The products that were the subject of new investigations during the second half of 2004 were led by products in the chemicals sector (28 initiations), followed by plastics (16 initiations), and base metals (12 initiations). Of the initiations on chemical products, China accounted for 13, with its remaining three investigations focusing on products in the plastics sector. India accounted for seven initiations on chemical products, and for five on plastics. The European Communities initiated 10 of its 17 investigations on products in the base metals sector, followed by three and two initiations, respectively, for chemical and plastic products.
Concerning application of new final anti-dumping measures, India headed the list during the second half of 2004, applying 23 of the 91 total new measures reported. This marked a decline in absolute terms, however, from the 32 new measures reported by India in the second half of 2003. Turkey, applying 12 new measures, held second place, and reported an increase from the seven new measures it applied during the second half of 2003. China reported applying the third-largest number of new measures in absolute terms, i.e., 10 new measures, but this was less than half of the 22 new measures applied by China in July-December 2003. Korea held fourth place, reporting nine new measures, up from four during the corresponding period of 2003. The United States (eight new measures), Indonesia (six new measures), and Mexico and Peru (four new measures each) ranked fifth through seventh.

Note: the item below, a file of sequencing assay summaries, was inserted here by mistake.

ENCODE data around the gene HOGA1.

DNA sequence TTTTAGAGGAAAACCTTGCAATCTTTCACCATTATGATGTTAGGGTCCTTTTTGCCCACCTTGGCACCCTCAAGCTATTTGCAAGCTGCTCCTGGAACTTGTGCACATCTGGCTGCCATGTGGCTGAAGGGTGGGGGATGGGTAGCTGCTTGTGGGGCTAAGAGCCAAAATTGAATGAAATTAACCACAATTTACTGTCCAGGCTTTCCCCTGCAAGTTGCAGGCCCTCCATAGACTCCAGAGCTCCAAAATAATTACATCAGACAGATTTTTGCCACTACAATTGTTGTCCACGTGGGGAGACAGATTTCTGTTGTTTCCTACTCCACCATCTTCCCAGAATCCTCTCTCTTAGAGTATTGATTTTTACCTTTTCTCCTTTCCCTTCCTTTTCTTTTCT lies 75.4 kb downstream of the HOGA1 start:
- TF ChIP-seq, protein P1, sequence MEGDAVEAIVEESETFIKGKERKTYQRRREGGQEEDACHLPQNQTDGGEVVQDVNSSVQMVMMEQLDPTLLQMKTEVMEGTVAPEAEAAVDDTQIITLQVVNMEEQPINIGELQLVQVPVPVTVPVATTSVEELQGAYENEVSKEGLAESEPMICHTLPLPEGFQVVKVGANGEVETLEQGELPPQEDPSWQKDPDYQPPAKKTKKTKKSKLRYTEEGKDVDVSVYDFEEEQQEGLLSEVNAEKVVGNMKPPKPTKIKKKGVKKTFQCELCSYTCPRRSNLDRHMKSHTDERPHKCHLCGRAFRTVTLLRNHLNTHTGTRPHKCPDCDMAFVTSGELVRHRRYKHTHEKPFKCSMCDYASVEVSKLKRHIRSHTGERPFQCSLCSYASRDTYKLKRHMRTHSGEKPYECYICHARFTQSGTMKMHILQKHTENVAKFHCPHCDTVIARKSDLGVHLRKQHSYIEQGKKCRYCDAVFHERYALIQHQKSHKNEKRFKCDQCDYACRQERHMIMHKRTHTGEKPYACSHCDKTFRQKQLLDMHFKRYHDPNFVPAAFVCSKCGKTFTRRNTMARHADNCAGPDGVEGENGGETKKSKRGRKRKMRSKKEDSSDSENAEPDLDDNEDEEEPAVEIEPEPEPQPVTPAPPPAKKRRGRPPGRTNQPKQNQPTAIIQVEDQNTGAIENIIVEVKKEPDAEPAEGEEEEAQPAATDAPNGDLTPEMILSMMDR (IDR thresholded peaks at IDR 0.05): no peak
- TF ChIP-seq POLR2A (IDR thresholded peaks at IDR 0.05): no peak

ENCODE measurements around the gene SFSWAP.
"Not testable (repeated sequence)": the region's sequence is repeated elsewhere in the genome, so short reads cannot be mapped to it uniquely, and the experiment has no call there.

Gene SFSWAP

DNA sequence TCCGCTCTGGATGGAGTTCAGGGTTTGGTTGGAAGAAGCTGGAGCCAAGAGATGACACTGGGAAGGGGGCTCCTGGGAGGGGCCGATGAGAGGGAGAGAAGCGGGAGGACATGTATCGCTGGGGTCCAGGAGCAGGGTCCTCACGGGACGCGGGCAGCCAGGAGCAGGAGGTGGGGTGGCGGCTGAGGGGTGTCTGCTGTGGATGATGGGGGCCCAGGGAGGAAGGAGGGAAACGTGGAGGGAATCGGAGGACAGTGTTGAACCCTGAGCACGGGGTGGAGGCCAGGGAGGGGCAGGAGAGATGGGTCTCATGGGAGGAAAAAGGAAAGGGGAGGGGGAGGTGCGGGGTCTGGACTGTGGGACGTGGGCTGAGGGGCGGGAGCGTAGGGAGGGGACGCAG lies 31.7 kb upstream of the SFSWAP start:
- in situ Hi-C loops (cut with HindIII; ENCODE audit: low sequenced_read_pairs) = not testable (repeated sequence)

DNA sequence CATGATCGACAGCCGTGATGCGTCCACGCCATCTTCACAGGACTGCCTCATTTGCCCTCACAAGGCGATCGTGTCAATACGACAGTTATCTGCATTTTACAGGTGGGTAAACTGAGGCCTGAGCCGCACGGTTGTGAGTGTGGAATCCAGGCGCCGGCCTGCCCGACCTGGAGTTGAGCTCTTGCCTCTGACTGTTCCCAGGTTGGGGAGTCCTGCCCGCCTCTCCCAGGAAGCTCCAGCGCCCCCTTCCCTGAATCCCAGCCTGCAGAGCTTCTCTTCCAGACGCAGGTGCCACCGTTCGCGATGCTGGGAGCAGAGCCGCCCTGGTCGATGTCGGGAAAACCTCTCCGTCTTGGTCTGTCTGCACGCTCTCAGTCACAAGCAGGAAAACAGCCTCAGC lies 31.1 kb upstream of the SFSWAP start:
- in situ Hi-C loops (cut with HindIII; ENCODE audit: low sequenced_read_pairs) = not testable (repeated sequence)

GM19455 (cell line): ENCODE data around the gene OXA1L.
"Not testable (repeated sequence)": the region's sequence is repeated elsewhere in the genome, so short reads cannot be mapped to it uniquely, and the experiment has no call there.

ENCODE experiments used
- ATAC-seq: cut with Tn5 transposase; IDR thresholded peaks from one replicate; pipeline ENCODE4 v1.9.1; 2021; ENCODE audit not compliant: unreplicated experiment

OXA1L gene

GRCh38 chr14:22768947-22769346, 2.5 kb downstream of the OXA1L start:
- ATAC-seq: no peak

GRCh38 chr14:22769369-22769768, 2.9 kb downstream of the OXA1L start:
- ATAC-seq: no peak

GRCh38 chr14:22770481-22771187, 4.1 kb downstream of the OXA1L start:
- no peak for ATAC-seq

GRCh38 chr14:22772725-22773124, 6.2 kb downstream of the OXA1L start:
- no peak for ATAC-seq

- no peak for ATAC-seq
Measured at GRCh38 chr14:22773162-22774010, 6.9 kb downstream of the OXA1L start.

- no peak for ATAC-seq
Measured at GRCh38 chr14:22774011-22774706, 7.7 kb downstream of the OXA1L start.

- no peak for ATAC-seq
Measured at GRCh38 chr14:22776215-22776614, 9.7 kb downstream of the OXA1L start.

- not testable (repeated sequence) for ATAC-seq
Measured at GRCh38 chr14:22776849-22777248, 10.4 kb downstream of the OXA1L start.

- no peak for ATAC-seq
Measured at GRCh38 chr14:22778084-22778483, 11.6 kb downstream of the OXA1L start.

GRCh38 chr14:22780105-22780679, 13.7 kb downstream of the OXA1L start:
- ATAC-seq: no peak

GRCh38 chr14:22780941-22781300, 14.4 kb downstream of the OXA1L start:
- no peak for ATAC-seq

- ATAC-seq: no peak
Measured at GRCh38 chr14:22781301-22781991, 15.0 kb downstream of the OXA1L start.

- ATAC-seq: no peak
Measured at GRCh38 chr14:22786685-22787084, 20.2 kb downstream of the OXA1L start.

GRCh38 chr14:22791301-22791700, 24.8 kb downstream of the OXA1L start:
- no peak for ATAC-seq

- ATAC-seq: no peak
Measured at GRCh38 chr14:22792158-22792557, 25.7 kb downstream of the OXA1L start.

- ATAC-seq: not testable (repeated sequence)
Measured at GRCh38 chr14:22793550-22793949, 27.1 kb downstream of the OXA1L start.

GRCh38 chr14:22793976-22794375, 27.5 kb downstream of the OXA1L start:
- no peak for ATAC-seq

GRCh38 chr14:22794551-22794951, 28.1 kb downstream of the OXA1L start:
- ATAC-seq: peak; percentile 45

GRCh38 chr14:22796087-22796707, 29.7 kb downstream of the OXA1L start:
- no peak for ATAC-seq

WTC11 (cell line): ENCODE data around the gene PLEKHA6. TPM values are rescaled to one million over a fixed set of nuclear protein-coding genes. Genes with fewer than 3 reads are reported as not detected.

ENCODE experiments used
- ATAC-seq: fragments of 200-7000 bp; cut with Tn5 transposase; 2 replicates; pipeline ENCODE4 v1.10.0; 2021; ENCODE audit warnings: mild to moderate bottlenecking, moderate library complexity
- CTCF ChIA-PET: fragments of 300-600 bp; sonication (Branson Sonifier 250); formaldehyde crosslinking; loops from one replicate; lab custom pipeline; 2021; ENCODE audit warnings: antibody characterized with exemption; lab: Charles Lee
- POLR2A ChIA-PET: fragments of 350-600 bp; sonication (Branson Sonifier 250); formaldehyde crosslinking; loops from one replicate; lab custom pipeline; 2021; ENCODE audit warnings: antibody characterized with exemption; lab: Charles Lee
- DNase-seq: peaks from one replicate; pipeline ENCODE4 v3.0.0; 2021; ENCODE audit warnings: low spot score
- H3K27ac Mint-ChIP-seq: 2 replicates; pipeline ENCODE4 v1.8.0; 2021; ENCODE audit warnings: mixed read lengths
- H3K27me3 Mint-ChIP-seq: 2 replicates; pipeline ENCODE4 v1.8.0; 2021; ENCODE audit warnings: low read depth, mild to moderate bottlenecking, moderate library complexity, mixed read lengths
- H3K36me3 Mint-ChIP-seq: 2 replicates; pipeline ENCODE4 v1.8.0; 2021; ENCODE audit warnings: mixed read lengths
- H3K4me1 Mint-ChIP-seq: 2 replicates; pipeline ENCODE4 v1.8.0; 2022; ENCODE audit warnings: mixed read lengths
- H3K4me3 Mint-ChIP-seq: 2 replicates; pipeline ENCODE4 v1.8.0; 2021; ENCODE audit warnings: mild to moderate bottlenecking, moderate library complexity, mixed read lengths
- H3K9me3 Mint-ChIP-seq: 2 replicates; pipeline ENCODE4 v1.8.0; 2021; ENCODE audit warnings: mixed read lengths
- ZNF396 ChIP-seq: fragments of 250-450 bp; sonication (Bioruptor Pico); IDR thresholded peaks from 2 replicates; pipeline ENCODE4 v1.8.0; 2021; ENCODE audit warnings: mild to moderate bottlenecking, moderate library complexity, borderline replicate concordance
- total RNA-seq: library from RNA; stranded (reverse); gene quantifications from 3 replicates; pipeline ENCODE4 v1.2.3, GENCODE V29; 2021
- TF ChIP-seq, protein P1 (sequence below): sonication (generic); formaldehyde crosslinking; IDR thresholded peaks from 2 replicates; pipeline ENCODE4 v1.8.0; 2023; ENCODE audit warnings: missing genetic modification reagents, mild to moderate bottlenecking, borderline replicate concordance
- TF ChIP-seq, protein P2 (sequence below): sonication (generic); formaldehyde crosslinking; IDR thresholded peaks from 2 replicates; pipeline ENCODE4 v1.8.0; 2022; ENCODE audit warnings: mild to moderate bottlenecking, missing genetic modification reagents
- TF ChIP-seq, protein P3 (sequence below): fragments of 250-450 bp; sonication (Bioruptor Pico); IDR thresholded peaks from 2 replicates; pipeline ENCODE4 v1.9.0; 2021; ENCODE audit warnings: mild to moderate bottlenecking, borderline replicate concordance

Products exported from China remained the most frequent subject of new measures, accounting for 25 of the 91 total measures reported. The United States, whose products were the subject of nine new measures, was a distant second, followed by India and Korea in third place (eight measures each), Chinese Taipei in fourth place (seven measures), and the European Communities in fifth place (five measures). The products of 20 other countries or customs territories were subject to fewer than five measures each.
In terms of the sectoral breakdown, products in the chemicals sector were the most frequent subject of new measures during the second half of 2004, accounting for 29 of the 91 total new measures. In second place were products in the plastics sector, which were subject to 20 new measures. Products in the base metals sector were the subject of 15 new measures, while products in the textiles sector were the subject of 11 new measures. Of the 29 new measures on products in the chemicals sector, China applied 20, followed by India (which applied seven) and Korea (which applied four). India led in terms of new measures on products in the plastics sector, accounting for 13 of the 20 total measures, followed by Turkey (five).
The data reported above are taken from the semi-annual reports of Members to the Committee on Anti-Dumping Practices. The statistics are based on information from Members having submitted semi-annual reports for the relevant periods, and are incomplete to the extent that Members have not submitted reports or have submitted incomplete reports. For the purpose of these statistics, each investigation or measure reported covers one product imported from one country or customs territory.
The anti-dumping semi-annual reports by Members for the period 1 July-31 December 2004 can be found under document series (G/ADP/N/126).